a buyer can then upload their purchased model to SL say and the platform respects the CMT permissions in the file. Applying the CMT permissions and the name of the creator in the file to the uploaded asset. Should the creator not have a platform account then the upload is rejected

this can be subverted of course by rippers, but this is not a new problem, is an existing problem which is typically dealt with by DMCA

i think tho that most people generally observe licenses, so I think in the main a CMT like permissions in the file will suffice 

Edited by Mollymews
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26 minutes ago, Mollymews said:

 

… without there being  some kind of asset registry system to which world/experience platform providers subscribe. And I am not sure who would administer and pay for this

 

This is exactly what NFT technology provides and solves. 

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17 minutes ago, Mollymews said:

this is the problem for everyone

at the moment, outside of SL, assets are typically sold as use-licensed objects. Can use as many copies as you want in your own scene.  In some cases (depending on license) can also sell the use-license to another person, but can't retain a copy for your own use once the license has been sold/transferred to another person

which poses a problem for Linden (and every other world/experience provider), how to honour the use-license model thru the platform

i am not sure if there is an answer for this, without there being  some kind of asset registry system to which world/experience platform providers subscribe. And I am not sure who would administer and pay for this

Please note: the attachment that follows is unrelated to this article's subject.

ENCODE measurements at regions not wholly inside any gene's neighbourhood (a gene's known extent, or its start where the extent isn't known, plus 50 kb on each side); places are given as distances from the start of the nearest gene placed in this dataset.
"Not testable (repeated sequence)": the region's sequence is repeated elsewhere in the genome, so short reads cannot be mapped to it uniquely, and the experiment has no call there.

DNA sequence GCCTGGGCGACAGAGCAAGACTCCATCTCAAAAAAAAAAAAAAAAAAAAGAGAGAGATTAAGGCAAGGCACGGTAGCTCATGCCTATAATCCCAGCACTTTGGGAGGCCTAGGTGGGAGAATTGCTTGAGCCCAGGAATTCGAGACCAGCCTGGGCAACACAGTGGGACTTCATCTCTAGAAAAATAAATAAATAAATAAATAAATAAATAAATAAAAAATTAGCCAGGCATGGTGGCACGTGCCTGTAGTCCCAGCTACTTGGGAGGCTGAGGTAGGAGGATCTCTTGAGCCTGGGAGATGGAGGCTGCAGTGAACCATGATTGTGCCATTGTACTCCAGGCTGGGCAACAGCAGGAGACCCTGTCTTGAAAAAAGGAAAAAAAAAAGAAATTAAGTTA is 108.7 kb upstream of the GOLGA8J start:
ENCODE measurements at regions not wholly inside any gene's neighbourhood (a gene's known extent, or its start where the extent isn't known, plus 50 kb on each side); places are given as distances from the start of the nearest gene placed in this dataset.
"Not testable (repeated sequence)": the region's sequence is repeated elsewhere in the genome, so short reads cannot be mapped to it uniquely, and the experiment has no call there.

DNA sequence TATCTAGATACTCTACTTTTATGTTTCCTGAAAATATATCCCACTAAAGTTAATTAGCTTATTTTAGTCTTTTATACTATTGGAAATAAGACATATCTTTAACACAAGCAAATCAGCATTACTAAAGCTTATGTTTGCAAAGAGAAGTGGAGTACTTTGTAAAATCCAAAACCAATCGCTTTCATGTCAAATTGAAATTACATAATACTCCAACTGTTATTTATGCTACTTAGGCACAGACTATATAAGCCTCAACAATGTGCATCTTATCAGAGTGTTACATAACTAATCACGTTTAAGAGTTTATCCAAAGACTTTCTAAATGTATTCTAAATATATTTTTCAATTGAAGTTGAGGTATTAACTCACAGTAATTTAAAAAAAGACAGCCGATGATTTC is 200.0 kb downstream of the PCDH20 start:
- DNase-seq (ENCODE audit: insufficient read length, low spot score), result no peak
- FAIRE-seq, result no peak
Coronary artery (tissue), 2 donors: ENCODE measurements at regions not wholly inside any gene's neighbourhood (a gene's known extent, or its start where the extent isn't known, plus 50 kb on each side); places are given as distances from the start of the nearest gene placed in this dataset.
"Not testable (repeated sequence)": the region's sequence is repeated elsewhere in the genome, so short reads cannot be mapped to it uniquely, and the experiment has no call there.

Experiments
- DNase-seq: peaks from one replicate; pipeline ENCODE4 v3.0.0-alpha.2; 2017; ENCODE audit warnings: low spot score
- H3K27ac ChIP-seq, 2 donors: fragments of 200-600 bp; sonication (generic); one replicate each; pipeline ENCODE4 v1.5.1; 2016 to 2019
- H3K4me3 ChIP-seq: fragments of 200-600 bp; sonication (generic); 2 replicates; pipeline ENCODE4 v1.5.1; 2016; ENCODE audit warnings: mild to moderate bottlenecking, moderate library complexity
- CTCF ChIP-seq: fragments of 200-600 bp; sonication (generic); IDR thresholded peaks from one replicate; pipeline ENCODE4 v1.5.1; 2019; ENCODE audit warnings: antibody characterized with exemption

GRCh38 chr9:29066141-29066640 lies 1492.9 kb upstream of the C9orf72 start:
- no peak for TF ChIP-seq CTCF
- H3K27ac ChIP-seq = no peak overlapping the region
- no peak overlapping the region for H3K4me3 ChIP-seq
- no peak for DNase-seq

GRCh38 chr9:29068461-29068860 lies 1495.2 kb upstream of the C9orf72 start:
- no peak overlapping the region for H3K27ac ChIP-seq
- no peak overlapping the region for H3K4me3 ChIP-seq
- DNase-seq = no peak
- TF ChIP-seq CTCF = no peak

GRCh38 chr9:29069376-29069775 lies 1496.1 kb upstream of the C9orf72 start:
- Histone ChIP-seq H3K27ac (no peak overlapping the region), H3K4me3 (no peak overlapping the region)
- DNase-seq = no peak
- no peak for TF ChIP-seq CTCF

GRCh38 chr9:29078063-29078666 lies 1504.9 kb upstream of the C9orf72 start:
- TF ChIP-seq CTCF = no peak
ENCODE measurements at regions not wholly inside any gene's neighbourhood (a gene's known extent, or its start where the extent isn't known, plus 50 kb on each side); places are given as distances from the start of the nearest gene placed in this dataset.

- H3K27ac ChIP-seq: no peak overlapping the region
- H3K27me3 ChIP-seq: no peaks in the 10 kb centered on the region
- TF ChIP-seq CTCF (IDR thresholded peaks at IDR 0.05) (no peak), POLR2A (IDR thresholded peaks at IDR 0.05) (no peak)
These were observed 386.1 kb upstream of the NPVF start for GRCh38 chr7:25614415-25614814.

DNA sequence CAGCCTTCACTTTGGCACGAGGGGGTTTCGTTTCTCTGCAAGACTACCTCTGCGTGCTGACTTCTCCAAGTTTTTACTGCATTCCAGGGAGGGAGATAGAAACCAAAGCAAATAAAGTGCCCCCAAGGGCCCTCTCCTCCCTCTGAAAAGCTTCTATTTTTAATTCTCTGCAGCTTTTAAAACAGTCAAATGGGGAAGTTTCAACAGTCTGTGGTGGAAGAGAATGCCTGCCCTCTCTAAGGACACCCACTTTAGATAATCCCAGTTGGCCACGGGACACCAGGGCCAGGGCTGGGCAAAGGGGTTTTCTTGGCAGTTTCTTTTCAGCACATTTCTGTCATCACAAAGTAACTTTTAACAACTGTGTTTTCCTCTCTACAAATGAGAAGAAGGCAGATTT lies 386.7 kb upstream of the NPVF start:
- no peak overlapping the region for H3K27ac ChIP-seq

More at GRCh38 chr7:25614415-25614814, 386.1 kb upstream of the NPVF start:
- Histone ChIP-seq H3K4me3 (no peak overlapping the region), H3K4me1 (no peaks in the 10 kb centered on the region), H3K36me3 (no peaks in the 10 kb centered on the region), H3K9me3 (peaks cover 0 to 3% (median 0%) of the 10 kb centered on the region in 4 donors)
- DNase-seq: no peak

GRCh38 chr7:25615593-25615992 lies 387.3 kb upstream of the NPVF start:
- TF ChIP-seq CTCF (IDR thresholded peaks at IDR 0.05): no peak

this said I think that for now is going to left to the creators to deal with this themselves as individuals, having to use the DMCA process, and/or making it a condition of the use license that a purchased asset can't be uploaded to some platforms Which is pretty much the current situation

It's definitely a huge can of worms and having a standardized format for assets is only really useful if the platforms you're sharing assets between have compatible licenses for the assets being transferred.

I found this part of the article from my earlier post interesting.

Quote

New support for the Omniverse ecosystem provided by leading 3D marketplaces and digital asset libraries gives creators an even easier way to build their scenes. TurboSquid by  Shutterstock, CGTrader, Sketchfab and Twinbru have released thousands of Omniverse-ready assets for creators, all based on USD and available in the Omniverse Launcher. Reallusion’s ActorCore, Daz3D and e-on software’s PlantCatalog will soon release their own Omniverse-ready assets.

Depending on the type of license that these assets are provided under it may be that the various marketplaces of the worlds that comprise this theoretical metaverse are completely separate from the worlds themselves and the content licensed across the entire metaverse rather than tied to a single world or platform.

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15 minutes ago, kevin350 said:

This is exactly what NFT technology provides and solves. 

it actually doesn't

a copy of the asset itself has to be uploaded to each respective platform for it to be rendered on the platform for all people in the view

that copy for upload has to be stored somewhere that the platform owners and creatives trust

edit:

sorry, I gave a wrong steer in my previous post.  I should have said repository rather than registry in my earlier

Edited by Mollymews